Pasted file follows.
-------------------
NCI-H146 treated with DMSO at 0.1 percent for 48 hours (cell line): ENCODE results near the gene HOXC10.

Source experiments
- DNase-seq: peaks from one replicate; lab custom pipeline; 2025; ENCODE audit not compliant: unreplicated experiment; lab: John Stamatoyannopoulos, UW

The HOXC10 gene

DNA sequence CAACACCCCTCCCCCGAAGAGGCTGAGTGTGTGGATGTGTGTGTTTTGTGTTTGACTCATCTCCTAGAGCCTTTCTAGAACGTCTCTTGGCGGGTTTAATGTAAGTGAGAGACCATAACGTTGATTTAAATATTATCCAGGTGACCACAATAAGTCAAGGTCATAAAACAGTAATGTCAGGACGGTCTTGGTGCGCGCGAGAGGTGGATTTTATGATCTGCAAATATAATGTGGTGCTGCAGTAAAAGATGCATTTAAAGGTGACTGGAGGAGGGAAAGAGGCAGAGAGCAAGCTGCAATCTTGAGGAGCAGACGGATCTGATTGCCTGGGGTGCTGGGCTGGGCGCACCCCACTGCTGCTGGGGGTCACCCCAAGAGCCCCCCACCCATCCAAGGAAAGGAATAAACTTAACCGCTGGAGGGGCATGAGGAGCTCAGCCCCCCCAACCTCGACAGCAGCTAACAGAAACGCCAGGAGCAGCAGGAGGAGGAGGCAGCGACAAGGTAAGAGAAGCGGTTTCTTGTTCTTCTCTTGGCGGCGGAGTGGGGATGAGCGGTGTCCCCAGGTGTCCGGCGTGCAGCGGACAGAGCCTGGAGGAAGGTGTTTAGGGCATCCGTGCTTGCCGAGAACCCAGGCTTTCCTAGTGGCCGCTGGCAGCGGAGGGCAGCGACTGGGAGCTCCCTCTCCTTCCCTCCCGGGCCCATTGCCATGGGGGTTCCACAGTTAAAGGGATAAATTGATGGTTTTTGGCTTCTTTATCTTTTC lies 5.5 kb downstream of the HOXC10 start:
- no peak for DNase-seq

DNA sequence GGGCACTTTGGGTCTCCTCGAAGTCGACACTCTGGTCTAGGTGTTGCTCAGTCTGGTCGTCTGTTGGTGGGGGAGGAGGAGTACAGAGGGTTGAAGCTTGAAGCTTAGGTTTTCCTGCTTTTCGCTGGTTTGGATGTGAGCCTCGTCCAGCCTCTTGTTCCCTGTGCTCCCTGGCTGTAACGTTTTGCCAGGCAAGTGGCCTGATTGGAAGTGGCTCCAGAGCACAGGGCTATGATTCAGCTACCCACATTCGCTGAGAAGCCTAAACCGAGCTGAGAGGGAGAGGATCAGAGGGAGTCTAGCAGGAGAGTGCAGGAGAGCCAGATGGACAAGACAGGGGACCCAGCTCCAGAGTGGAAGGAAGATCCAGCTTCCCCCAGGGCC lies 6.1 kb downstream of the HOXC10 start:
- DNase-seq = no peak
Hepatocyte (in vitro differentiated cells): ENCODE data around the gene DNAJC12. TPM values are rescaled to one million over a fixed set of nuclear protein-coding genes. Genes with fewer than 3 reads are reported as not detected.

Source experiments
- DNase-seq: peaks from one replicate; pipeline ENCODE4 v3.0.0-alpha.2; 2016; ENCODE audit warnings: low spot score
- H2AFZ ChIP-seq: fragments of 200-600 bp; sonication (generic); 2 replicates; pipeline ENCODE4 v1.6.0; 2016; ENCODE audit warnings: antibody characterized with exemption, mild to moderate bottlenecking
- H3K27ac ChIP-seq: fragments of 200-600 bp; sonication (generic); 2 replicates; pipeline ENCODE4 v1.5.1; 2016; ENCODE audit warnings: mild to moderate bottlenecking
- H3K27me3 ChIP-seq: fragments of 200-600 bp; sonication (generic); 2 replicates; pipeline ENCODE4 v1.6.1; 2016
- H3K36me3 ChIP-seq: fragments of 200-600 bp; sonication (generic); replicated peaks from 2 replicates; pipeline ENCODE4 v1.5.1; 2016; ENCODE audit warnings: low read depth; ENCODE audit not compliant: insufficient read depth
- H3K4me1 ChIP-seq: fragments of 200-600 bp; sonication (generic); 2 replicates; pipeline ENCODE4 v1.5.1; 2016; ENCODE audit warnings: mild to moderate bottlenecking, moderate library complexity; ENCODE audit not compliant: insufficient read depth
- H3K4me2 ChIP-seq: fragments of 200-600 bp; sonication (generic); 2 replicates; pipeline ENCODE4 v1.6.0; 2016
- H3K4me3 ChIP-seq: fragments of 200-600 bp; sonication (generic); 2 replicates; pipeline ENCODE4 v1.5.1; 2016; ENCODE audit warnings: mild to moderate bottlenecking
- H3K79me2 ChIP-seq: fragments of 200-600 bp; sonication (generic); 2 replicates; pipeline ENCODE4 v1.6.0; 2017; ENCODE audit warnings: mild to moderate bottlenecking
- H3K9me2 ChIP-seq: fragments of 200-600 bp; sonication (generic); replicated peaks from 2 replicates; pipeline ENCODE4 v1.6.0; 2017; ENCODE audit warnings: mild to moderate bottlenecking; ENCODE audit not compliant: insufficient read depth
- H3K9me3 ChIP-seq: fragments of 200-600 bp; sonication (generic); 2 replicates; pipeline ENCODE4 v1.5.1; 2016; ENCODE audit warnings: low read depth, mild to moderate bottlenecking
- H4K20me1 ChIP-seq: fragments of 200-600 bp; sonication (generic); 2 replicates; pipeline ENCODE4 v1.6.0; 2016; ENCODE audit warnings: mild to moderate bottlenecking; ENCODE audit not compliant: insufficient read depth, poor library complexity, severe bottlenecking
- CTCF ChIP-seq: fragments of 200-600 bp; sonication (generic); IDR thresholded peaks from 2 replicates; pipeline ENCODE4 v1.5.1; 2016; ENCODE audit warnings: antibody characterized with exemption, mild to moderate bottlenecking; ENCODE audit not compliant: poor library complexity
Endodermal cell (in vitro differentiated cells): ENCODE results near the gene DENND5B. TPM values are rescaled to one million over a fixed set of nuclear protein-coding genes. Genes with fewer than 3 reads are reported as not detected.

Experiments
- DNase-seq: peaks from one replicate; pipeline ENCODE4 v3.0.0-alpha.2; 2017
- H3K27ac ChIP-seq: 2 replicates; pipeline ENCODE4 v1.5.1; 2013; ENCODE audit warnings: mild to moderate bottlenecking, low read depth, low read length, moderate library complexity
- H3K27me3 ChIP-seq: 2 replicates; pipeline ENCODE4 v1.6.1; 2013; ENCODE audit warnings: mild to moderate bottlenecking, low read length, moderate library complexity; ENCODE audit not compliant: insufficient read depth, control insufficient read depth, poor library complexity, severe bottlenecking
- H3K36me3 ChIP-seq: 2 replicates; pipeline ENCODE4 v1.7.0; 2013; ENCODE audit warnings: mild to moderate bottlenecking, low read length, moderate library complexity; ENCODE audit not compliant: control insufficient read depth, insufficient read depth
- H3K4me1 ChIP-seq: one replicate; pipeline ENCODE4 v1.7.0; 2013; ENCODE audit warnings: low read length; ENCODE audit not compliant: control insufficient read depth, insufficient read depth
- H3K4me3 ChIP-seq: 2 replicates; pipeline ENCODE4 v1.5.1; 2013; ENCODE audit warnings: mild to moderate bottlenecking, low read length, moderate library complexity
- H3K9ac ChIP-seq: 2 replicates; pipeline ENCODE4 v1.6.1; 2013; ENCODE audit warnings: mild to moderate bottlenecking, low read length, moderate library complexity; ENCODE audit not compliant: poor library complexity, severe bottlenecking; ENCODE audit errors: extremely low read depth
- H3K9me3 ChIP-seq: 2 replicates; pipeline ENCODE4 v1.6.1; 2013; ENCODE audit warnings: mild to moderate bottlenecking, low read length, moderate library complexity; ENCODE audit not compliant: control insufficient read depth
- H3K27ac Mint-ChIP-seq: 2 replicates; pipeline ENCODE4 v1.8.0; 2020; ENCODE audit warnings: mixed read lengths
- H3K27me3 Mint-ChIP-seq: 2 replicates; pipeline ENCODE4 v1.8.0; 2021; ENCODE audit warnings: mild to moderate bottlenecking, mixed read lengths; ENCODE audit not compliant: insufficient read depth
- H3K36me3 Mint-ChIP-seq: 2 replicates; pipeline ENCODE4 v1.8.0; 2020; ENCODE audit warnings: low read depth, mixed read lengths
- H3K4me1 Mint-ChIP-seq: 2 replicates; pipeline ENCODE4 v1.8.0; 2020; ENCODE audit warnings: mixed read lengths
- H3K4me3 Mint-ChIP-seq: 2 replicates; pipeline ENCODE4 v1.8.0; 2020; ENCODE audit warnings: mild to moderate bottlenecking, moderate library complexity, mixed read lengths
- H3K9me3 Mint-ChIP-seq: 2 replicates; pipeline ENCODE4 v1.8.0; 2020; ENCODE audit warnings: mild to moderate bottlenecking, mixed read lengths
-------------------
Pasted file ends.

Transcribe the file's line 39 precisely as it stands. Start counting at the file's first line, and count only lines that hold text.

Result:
- H3K9me3 Mint-ChIP-seq: 2 replicates; pipeline ENCODE4 v1.8.0; 2020; ENCODE audit warnings: mild to moderate bottlenecking, mixed read lengths